Monk (2002–2009)
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Mr. Monk Is on the Air 

Monk and Natalie take on a very popular shock jock after his sister-in-law suspects that the jock is responsible for killing his wife. But the jockey has an airtight alibi.



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Episode cast overview, first billed only:
JJ the Joke Machine (as Kevin Farley)
Trudy Monk
Kimberly Dennaman
Young Fan


When popular radio shock jock Max Hudson's wife Jeanette dies from carbon monoxide poisoning during a nap, it is dismissed as an accident. But Jeanette's sister believes she was murdered, and turns to Monk for help. Monk and Natalie agree with the sister that Max killed Jeanette, but there's a problem: Max was live on the air doing his show when she died. Written by dmcreif

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Comedy | Crime | Drama | Mystery






Release Date:

2 February 2007 (USA)  »

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Did You Know?


The guest star, Steven Weber, played Brian Michael Hackett on the 1990's show "Wings," which Tony Shaloub was also on. He was the co-owner of the Cape Cod airport and brother of Joe Hackett, played by Tim Daly, who was also a guest star in "Monk." See more »


When Monk is inspecting the fireplace he turns the gas valve counterclockwise to turn the gas on. After he falls, Natalie turns the gas further counterclockwise, instead of clockwise, to turn the gas off. See more »


Max Hudson: [notices Monk working on the tag to Mr. Limpey, the crash test dummy] Mickey, who the hell is that?
Mickey: His name's Adrian Monk. He said you invited them down.
Max Hudson: Ooh! The private dick! My sister in law hired a private detective...
[Monk starts putting dots on the sign on Mr. Limpey that says "Chairman of the F.C.C."]
Willie: What's he doing to Mr. Limpey?
Max Hudson: Monk! Get in here buddy!
Natalie Teeger: Sir, if you would
[tries to grab the pen from Monk, which turns into an arm-wrestling match]
Willie: [hits a bell]
Max Hudson: Cat fight in our control ...
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References The Wizard of Oz (1939) See more »

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User Reviews

Radio Monk
23 August 2017 | by See all my reviews

'Monk' has always been one of my most watched shows when needing comfort, to relax after a hard day, a good laugh or a way to spend a lazy weekend.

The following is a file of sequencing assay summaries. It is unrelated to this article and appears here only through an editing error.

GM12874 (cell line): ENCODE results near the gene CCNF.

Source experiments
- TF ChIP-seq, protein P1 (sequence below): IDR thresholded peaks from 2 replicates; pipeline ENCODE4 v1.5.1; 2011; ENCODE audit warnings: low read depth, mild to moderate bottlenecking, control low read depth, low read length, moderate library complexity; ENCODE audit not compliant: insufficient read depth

Am one of those people who generally likes Season 5, though can definitely see why some will not, with more emphasis on the humour and the mysteries being more obvious and in some cases playing second fiddle. "Mr Monk Gets a New Shrink" and "Mr Monk and the Leper" are particularly outstanding. "Mr Monk is on the Air" is another great episode with not much that's wrong. Would have liked to have seen more of Disher and Stottlemeyer and personally disliked the tasteless scene with Max mocking Trudy's death, that was bang out of order and incredibly mean-spirited.

Otherwise, "Mr Monk is on the Air" is terrific. Loved the exchanges between Monk and Natalie and even more so the interaction between Monk and Max, the radio scenes are hysterically funny. Those jokes are purposefully awful but are still hilarious. "Mr Monk is on the Air" delivers too on the emotional elements, especially the bittersweet but mostly very touching ending. Oh and the summation was immensely satisfying, Monk's delivery when standing up to one of his meanest adversaries was more than well deserved and one is cheering him on. The killer is not a surprise at all, but how the murder is done is a stroke of genius.

As said many times, one of the best things about 'Monk' has always been the acting of Tony Shalhoub in the title role. It was essential for him to work and be the glue of the show, and Shalhoub not only is that but also at his very best he IS the show. Have always loved the balance of the humour, which is often hilarious, and pathos, which is sincere and touching.

Natalie is down to earth, sympathetic and sassy, also being sensitive to Monk's needs and quirks which Traylor Howard does well bringing out. Jason Gray-Stanford and Ted Levine are good as usual as Disher and Stottlemeyer despite not being used well. Steven Weber does a great job here, making Max suitably loathsome and Jarrod Paul's Kevin is not as annoying as in his previous episodes.

It's not just the cast though. Another star is the writing, which is also essential to whether the show would be successful or not and succeed it does here. The mix of wry humour, lovable quirkiness and tender easy-to-relate-to drama is delicately done, particularly the last one. The quirks are sympathetically done and never exploited or overdone.

The music is both understated and quirky. While there is a preference for the theme music for Season 1, Randy Newman's "It's a Jungle Out There" has grown on me overtime, found it annoying at first but appreciate its meaning and what it's trying to say much more now. Oh and a good job is done with the different opening credits sequence to accommodate the changes made. The episode is made with a lot of slickness and style as always.

In conclusion, great episode. 9/10 Bethany Cox

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